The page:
Gift #688: Garden visitor

Last week when I was uncovering the outside table for some dinner alfresco, I found this tiny visitor!

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He was just about 1/2″ long and as cute as can be.  And he kept me company during dinner, which is more than I can say about the frogs inhabiting the backyard pond.  They still give an “eep!” and jump into the water whenever I try to visit with them.  So I have to observe them from the window.  I had wanted to share a poem about frogs or a cute frog quote, but I haven’t found much beyond vague references to connections with rainbows and kissing frogs in hopes of becoming a princess.  Although it’s nice to mark how frogs have played a role in popular culture, I was hoping for something that would praise frogs just for being frogs.  They have certainly brought much joy to my life this summer.  I’ve watched little tadpoles grow into large tadpoles, I finally saw some with tail and legs, and have witnessed the subsequent increase in adult frogs.  (I’ve seen up to 8 at one time out on the lily pads just enjoying the sun and flies).  This little one was a pleasant surprise.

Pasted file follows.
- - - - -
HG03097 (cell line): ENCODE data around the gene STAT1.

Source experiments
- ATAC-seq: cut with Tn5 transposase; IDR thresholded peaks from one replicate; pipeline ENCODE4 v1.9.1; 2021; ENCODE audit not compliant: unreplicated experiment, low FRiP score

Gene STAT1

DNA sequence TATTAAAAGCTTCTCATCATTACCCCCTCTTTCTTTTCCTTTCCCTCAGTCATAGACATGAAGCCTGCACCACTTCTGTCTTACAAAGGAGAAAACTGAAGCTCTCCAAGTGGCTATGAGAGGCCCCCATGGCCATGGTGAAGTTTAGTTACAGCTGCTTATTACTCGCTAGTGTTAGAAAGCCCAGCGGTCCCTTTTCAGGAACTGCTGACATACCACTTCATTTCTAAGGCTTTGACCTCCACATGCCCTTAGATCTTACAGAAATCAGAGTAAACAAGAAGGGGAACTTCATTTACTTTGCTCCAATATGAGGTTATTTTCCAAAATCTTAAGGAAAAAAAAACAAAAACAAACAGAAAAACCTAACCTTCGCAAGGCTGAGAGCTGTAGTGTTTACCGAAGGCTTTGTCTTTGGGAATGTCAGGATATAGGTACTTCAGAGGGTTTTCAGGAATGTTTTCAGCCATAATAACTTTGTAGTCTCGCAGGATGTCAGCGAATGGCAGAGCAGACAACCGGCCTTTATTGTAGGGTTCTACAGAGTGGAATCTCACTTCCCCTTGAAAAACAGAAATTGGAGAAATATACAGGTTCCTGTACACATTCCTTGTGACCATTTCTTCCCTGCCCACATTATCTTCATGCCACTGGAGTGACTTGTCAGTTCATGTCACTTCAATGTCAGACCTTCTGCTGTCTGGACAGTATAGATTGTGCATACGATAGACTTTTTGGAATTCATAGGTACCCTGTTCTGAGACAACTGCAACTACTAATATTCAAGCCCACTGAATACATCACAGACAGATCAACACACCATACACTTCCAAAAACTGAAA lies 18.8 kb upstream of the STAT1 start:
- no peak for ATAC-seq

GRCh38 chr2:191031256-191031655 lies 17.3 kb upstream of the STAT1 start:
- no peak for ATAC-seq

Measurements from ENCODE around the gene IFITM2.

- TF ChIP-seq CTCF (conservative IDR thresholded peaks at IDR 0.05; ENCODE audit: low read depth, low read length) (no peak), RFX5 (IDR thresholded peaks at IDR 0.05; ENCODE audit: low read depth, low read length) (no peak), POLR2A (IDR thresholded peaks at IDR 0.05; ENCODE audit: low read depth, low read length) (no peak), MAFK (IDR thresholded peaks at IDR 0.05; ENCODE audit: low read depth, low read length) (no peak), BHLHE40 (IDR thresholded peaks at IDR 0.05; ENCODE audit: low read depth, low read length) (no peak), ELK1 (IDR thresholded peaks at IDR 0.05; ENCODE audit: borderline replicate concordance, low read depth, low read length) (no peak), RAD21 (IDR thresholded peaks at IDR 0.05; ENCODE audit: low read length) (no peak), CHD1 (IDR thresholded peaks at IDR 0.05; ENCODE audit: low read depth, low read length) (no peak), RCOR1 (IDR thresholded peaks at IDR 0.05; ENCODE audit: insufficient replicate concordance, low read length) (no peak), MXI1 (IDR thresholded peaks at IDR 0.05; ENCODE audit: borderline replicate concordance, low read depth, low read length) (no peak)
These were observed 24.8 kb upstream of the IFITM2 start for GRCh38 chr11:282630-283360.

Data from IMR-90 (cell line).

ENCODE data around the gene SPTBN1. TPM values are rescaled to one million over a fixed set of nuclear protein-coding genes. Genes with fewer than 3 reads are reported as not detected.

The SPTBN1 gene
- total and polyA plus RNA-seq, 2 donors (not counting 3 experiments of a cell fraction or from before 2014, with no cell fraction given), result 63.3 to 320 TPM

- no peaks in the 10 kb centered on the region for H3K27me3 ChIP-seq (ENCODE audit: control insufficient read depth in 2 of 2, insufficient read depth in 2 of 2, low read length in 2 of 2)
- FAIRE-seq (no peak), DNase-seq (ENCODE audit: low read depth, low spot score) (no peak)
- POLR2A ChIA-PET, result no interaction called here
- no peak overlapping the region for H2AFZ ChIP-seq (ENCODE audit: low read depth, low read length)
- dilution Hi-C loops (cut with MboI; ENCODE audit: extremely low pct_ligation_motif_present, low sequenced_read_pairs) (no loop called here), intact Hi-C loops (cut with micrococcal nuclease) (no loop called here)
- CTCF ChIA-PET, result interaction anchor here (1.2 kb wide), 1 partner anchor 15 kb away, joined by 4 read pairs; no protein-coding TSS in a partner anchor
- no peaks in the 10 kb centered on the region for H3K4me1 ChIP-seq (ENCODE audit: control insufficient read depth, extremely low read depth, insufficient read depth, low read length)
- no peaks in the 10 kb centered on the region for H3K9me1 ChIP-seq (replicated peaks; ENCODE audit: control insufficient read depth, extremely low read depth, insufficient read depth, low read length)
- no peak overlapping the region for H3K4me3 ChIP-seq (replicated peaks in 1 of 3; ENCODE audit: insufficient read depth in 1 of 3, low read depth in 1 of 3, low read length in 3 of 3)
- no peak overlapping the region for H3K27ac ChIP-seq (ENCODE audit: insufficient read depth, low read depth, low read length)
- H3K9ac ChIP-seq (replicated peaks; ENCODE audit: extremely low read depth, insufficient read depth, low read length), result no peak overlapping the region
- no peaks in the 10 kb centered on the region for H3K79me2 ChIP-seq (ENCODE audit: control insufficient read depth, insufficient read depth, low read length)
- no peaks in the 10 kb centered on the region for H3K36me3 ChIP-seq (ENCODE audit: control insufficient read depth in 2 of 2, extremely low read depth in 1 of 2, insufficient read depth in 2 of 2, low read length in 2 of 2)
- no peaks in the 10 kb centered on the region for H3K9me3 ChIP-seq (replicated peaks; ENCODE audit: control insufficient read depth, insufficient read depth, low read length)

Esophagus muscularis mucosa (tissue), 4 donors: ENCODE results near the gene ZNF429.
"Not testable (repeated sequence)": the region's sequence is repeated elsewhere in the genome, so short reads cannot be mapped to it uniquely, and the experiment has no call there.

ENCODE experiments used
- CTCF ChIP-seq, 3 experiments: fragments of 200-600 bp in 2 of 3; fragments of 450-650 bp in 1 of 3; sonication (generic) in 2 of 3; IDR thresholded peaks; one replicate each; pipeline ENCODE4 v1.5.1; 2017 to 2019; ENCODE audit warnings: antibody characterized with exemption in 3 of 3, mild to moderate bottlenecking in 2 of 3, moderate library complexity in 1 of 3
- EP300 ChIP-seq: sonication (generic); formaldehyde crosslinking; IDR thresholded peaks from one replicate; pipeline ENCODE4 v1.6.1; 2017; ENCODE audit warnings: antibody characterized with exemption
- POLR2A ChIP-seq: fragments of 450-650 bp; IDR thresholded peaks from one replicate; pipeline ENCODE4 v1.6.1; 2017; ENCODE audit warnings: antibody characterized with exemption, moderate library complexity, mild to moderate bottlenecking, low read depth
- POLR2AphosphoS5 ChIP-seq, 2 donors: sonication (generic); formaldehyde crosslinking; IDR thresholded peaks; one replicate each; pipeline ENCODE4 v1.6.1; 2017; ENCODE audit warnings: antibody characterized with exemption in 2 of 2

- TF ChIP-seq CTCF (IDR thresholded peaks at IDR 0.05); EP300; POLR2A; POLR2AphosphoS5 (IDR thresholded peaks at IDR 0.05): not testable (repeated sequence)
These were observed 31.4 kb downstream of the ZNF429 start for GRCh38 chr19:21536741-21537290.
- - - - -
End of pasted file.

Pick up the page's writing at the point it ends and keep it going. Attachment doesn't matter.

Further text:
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At this point, I will just take a minute to remind everyone that amphibian populations all across the country are stressed and their numbers continue to decline due to polluted waters, temperature changes, and increased diseases.  Habitat fragmentation doesn’t help either.  They are important little creatures in our ecosystems and the world would be very empty indeed if we did not hear a pleasant serenade from our frogs each summer.  So it is important to do what we can to give our resident amphibians a safe, welcoming environment because it’s not easy being green.  It can be as simple as providing an overturned pot in your garden for shelter or keeping your pond chemical free.  Future generations will thank us for the efforts we make to preserve the miracles of life we have been blessed with.

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Blessings to you,

Sarah

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One Response to Gift #688: Garden visitor

  1. What a charming little guy! Thank you for mentioning the habitat issues… so important!

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